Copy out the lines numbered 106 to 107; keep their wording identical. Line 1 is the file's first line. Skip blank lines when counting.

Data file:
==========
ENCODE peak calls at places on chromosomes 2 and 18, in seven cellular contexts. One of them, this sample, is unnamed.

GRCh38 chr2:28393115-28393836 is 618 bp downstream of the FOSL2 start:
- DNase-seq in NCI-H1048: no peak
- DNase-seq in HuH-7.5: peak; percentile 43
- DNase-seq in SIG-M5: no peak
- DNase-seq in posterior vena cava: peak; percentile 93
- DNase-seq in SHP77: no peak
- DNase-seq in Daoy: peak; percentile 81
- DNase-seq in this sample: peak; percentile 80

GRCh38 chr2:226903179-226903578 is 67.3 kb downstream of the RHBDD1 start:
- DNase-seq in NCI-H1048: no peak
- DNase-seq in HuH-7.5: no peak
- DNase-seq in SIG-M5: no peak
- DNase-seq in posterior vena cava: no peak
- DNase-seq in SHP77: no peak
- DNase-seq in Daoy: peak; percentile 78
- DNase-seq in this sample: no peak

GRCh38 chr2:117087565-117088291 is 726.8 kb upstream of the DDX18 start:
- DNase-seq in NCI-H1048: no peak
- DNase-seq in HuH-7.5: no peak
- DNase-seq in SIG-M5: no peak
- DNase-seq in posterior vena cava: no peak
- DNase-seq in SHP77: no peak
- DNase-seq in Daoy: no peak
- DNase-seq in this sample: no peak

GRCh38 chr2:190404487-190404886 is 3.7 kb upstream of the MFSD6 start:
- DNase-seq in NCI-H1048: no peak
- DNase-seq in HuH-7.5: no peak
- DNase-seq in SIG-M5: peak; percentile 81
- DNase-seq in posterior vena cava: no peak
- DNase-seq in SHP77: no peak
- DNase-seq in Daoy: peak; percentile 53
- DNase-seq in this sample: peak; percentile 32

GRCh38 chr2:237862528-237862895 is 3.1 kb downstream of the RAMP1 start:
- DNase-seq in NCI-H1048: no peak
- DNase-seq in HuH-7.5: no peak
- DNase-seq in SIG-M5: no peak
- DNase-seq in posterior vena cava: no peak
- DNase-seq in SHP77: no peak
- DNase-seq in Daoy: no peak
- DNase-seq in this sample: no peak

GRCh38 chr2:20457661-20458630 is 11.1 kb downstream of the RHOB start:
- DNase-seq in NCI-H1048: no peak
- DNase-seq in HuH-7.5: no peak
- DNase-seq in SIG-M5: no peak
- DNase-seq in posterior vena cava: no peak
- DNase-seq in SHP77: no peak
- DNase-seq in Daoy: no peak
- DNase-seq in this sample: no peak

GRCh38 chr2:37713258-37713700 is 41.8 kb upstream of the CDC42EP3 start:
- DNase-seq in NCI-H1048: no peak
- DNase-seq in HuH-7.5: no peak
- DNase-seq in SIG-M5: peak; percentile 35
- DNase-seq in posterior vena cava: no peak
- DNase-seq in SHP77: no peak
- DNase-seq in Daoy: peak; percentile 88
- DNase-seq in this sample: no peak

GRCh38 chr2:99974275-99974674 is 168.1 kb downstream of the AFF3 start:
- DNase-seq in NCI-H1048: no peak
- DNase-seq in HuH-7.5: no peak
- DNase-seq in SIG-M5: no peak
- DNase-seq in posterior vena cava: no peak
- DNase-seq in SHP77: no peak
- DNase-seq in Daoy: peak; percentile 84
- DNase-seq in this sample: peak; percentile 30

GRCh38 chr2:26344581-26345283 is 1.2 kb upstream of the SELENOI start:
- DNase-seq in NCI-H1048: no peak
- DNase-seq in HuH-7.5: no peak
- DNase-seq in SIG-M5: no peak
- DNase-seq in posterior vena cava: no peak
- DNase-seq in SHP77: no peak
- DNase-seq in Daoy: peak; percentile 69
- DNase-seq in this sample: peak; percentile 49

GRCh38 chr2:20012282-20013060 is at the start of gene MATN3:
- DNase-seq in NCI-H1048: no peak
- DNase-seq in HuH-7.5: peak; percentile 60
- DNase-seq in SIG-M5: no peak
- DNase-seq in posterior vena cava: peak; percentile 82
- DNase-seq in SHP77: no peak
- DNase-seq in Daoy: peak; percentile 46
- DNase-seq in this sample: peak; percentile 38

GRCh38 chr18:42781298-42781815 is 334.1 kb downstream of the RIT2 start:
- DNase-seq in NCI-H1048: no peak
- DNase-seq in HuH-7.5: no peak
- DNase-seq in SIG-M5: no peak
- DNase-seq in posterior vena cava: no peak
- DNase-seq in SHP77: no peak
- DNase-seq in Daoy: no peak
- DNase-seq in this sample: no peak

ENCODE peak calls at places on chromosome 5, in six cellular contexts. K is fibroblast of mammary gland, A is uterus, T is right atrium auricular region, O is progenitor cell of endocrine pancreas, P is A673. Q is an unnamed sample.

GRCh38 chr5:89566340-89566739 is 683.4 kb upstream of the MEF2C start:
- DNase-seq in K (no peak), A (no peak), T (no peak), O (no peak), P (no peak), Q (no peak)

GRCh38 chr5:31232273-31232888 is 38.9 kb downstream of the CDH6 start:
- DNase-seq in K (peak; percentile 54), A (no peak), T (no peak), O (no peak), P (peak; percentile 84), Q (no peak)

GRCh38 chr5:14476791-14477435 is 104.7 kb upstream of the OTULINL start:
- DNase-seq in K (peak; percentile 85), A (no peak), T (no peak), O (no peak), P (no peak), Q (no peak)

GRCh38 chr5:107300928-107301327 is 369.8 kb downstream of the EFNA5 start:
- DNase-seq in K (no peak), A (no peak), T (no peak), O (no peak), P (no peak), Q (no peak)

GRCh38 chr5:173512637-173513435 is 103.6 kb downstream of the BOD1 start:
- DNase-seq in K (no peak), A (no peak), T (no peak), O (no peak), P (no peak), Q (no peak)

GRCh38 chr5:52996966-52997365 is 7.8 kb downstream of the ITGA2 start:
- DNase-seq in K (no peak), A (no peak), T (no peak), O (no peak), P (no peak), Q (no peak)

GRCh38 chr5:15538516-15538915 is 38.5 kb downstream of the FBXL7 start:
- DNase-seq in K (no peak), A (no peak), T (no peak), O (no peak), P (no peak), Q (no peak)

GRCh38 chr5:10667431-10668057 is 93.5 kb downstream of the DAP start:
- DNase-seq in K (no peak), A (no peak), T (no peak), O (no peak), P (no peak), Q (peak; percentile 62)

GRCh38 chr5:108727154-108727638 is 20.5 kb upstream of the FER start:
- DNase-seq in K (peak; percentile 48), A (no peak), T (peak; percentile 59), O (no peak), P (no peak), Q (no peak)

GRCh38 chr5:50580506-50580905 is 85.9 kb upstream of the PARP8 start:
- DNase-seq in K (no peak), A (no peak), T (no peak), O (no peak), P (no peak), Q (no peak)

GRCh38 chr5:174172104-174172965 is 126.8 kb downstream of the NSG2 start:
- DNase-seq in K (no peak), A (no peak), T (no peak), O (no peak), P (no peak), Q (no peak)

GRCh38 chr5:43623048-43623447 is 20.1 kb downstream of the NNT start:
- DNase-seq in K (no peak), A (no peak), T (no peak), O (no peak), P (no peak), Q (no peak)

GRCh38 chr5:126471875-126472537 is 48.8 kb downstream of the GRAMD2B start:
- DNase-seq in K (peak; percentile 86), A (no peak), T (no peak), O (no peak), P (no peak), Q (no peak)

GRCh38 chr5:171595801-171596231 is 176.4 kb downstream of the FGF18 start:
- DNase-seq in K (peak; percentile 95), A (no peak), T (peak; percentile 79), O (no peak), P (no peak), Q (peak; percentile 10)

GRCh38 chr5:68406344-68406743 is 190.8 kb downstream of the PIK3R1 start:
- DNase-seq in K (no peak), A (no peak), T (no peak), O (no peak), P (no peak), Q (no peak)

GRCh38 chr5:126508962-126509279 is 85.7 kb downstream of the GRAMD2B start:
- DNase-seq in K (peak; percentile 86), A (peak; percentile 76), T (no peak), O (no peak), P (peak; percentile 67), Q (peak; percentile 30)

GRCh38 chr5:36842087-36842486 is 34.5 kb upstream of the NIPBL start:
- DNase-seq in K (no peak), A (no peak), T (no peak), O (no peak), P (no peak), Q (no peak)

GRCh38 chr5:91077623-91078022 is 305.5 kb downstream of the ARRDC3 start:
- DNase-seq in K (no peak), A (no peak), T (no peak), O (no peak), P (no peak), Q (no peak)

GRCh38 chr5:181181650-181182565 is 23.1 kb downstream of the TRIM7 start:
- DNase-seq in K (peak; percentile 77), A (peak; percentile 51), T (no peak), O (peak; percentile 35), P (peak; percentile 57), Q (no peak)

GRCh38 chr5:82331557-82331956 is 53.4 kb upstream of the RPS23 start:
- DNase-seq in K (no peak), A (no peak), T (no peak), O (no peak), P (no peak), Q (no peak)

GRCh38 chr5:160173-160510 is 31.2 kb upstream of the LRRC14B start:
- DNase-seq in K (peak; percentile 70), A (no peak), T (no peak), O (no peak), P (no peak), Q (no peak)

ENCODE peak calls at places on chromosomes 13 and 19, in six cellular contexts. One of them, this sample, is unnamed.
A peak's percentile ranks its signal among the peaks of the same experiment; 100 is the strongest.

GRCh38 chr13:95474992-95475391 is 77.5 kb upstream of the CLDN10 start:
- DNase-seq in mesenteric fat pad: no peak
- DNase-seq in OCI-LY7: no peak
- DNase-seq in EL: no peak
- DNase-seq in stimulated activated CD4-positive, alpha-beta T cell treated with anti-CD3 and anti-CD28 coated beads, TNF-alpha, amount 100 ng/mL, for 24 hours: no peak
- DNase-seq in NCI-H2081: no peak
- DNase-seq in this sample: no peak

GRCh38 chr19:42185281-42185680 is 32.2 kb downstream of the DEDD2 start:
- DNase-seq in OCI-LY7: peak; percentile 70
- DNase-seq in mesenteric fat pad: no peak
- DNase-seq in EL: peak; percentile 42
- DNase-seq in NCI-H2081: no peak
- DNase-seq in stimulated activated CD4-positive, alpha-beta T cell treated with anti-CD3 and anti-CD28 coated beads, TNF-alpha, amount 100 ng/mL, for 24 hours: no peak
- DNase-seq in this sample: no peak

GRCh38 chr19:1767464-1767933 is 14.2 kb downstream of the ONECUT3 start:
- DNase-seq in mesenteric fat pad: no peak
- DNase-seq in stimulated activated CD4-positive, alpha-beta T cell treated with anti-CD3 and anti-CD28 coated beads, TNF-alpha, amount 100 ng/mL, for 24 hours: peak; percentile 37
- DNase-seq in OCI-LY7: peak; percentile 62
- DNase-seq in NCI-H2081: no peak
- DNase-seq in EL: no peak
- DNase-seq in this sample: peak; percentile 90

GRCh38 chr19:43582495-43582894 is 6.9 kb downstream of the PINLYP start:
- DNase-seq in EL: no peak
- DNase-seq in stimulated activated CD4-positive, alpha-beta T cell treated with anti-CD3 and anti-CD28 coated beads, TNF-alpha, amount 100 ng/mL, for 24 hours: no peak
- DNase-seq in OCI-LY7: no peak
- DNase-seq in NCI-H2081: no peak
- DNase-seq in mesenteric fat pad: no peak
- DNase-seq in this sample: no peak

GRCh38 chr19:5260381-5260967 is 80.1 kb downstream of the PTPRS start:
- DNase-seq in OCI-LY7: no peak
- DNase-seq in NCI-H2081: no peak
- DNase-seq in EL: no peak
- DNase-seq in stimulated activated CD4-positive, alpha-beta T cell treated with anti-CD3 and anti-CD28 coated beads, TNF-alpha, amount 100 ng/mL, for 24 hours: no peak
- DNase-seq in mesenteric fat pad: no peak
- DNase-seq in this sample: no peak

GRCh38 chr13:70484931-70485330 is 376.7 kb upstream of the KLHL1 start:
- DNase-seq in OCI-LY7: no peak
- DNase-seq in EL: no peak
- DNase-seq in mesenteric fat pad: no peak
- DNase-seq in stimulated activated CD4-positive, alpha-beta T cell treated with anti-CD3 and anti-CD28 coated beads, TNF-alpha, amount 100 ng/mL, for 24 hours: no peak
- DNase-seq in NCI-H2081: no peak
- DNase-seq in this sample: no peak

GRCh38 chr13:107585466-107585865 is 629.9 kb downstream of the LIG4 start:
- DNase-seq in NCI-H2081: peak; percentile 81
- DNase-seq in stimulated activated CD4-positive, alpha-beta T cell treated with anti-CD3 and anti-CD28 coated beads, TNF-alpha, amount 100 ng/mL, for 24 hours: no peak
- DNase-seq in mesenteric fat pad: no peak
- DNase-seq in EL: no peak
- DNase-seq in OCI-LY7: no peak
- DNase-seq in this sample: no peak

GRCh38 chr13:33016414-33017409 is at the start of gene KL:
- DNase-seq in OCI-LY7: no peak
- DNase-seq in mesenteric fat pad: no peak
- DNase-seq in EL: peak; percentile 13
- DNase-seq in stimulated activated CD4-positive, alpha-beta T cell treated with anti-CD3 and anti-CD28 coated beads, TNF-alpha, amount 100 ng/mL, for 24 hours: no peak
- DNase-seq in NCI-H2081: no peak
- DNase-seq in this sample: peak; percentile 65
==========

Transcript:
- DNase-seq in K (no peak), A (no peak), T (no peak), O (no peak), P (no peak), Q (peak; percentile 62)

GRCh38 chr5:108727154-108727638 is 20.5 kb upstream of the FER start: